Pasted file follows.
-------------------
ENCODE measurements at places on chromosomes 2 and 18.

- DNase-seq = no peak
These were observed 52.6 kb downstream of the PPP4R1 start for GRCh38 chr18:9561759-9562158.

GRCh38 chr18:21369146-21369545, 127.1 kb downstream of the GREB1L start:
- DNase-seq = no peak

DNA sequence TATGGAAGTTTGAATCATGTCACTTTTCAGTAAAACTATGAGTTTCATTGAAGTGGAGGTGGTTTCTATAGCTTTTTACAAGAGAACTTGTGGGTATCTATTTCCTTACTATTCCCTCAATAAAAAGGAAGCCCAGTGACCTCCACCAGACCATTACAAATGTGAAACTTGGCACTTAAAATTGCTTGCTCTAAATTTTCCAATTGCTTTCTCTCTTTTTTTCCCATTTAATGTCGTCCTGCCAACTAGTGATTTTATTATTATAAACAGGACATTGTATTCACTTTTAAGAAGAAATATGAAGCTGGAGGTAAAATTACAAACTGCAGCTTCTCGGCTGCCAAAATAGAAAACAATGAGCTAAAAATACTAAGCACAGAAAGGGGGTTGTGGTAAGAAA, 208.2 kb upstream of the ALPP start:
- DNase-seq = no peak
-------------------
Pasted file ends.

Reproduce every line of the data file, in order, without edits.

ENCODE measurements at places on chromosomes 2 and 18.

- DNase-seq = no peak
These were observed 52.6 kb downstream of the PPP4R1 start for GRCh38 chr18:9561759-9562158.

GRCh38 chr18:21369146-21369545, 127.1 kb downstream of the GREB1L start:
- DNase-seq = no peak

DNA sequence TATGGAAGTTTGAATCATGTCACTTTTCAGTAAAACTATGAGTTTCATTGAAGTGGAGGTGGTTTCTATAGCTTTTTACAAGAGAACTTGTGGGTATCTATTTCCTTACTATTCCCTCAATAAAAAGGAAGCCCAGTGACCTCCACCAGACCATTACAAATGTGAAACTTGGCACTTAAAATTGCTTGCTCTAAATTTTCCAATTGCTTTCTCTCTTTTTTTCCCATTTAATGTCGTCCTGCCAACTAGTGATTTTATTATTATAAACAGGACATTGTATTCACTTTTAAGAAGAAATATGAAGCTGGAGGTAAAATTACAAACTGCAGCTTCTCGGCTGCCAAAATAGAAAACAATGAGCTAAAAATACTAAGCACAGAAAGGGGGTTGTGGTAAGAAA, 208.2 kb upstream of the ALPP start:
- DNase-seq = no peak